2016 General Election, 2016 Republicans, State of the Race, Trump, Uncategorized

Ryan’s Hope

May 6, 2016

Paul Ryan isn’t on board. Yet. He’s not #NeverTrump, at least not officially. Instead, he’s #NotReadyForTrumpJustYet. Presumably, the Speaker has thought his strategy through. Ryan is not known for rash decisions. He moved carefully to take his current job, and has received more criticism for timidity and delay than recklessness and haste in that role.

He had four choices. Denounce Trump. Endorse Trump. Very weakly endorse Trump. Say he’s not ready to endorse Trump. This fourth choice is relatively unique. Some Republicans have opted for denouncing. Many have endorsed. Another large group, led by Mitch McConnell, have attempted to one up each other for most tepid endorsement ever (if that’s a thing.)

Ryan is on a bit of an island. He’s consciously decided to hold this open as an issue. Some of the others are either directly linking themselves to Trump, be it for electoral gain (those up for election in Trump-friendly districts/states), a chance to get back in the game (hello Newt Gingrich), or because they’re old pals.

Some are making their continuing opposition known (Bush family, Mitt Romney, et al), while others like John McCain are walking a tightrope. The Arizona Senator faces a tough re-election race with many of the voters he needs pro-Trump while other swing voters are anti-Trump.

The vast majority of these individuals have either avoided ambiguity or specifically chose a muted, vague response in the hopes this would go as far away as it can (not very far at that.) Ryan doesn’t have this option. He’s the second most important Republican in the country, at least until Trump names a running mate, and quite likely even after.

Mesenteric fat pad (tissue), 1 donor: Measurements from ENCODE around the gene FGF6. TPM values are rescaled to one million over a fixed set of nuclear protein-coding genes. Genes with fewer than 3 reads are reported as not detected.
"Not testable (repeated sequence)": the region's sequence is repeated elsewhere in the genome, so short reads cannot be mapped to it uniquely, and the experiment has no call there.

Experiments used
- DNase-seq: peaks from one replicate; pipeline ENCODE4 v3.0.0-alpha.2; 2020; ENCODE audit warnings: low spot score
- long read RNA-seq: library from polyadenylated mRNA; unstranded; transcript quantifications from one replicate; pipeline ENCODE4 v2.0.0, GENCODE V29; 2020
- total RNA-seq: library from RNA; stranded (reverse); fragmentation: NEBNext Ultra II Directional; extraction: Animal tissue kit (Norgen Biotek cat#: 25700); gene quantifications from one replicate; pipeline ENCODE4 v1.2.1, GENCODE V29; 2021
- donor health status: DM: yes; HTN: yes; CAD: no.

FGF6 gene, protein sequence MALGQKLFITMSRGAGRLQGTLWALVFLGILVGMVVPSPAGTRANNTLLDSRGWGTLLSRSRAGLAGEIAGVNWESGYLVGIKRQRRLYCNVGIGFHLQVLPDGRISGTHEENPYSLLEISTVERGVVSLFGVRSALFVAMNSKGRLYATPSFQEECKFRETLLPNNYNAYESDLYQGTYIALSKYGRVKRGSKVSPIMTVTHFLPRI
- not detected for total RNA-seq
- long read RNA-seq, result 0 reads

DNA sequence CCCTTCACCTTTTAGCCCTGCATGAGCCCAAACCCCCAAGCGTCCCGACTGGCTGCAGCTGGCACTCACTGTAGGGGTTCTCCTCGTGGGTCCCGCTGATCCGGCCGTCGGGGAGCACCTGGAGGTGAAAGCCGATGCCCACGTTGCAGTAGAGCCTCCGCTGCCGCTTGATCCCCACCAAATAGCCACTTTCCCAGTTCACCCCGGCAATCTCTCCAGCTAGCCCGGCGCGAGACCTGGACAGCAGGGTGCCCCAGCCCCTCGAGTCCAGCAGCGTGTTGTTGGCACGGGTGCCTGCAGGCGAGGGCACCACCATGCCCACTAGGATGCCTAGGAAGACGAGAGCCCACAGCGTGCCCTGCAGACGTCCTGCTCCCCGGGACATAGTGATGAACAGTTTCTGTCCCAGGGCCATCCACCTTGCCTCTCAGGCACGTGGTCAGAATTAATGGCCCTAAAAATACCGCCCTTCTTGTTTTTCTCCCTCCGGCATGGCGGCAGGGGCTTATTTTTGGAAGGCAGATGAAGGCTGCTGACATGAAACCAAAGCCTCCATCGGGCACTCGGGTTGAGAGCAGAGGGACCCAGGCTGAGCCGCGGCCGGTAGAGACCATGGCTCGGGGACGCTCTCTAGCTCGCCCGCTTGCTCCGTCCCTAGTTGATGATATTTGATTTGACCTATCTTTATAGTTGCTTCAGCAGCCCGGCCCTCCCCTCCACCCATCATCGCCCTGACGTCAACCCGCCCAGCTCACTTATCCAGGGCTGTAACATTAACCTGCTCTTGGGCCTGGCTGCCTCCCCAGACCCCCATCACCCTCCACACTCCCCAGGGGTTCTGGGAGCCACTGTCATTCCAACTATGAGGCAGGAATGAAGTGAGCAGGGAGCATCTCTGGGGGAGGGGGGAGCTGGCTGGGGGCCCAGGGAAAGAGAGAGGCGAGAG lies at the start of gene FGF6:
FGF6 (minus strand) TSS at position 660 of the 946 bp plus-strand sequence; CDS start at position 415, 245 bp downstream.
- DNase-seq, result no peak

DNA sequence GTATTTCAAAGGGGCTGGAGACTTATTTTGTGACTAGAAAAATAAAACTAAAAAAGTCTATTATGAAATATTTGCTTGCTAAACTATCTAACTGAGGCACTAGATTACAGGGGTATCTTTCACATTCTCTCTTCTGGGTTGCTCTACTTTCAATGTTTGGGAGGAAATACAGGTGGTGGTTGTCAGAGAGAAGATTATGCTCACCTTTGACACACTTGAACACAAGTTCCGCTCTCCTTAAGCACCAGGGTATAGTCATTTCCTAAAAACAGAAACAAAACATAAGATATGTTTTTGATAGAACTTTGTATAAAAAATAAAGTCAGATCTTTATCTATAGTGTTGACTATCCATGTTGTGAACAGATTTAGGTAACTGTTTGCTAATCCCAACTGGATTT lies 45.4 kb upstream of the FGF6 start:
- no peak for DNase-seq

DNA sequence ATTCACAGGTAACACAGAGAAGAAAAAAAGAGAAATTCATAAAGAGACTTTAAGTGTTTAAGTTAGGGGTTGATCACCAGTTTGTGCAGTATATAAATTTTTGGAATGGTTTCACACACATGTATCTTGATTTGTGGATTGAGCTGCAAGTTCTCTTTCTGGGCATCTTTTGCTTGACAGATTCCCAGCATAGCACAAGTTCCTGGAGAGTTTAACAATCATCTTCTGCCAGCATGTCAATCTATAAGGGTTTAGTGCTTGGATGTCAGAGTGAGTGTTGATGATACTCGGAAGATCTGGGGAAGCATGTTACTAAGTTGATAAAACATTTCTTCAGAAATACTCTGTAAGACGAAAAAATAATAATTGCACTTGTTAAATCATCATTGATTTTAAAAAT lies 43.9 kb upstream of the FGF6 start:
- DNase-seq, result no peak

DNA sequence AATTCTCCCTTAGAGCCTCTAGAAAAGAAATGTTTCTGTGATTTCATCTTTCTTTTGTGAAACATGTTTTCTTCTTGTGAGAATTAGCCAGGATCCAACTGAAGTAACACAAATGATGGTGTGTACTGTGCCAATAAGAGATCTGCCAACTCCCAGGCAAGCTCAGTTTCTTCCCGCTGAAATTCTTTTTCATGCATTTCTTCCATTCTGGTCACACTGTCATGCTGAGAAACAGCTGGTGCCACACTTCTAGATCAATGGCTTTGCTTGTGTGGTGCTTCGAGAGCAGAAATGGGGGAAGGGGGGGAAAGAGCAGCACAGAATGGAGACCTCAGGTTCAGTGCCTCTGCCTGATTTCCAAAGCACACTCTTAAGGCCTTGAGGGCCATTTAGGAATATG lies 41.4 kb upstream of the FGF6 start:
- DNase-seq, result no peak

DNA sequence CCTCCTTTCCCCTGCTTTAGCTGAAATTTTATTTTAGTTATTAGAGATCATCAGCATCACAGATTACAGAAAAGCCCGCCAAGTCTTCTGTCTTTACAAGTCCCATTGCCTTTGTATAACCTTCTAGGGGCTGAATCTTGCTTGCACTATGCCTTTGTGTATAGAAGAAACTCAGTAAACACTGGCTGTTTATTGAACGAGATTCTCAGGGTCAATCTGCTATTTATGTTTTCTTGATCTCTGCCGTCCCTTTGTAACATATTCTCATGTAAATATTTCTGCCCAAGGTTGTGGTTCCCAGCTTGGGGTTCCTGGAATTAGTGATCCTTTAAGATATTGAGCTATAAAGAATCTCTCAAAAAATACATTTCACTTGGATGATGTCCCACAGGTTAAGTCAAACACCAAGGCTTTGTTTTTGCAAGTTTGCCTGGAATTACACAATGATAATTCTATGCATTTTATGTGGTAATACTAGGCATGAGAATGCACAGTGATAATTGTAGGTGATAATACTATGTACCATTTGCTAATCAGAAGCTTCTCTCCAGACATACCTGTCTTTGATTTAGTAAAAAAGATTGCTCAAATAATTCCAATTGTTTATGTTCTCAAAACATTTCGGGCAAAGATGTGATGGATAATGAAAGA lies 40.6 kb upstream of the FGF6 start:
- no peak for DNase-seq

He has definite policy and ideological goals. Ryan has spent his entire adult life in D.C.  In his interview yesterday, he name checked Abraham Lincoln, Ronald Reagan, and Jack Kemp. The two most popular GOP presidents and his personal mentor. Ryan definitely sees himself acting in their tradition. Especially as the highest ranking Republican in the land, he’s now a protector.

More than a few Republicans are somewhere between vexed and horrified at the turn of events over the past year, but none have more at stake than Ryan. Most Trump opponents have way more of a past than future. Most Trump supporters have more of a past than future (at least than a Donald-free future.) Most of those staying relatively quiet hope to have a future.

Ben Sasse of Nebraska is the most militantly anti-Trump of the batch of Republicans with a future. With Marco Rubio and Ted Cruz getting knocked down a peg, and Scott Walker never reaching the track, Sasse, Mike Lee of Utah, and Nikki Haley are part of the crop of potentials for 2020.

Haley has recused herself from being a VP candidate, but is in the very soft endorsement crowd. Lee took a missed shot at moving up the Senate ranks recently and was one of Ted’s few peer endorsements, but hasn’t attacked Trump aggressively. Sasse is the one and only figure in his cohort to shout #NeverTrump from the ramparts.

Ryan can’t go that far. By virtue of his position, he’s chairman of the convention in Cleveland. Denouncing the nominee would cause all sorts of problems unless he’s planning on abandoning his role of Speaker going forward. But it’s likely he’s only slightly more comfortable with Trump than Sasse, just more constrained due to his leadership position.

What happens next?

Continuing our game of choose your own adventure, Trump will either make real strides to win him over, or not. I’m 95% sure the answer is not. His initial response was to say he wasn’t ready for Ryan’s agenda, and the next time The Donald backs down in a situation like this is the first. It’s a crucial part of his brand.

Assuming Trump decides not to back down, Ryan has three choices. Pretend Trump has checked the remaining boxes, and jump on board anyway. Continue to say he’s hoping he can support the nominee once he makes a few changes. Go to war.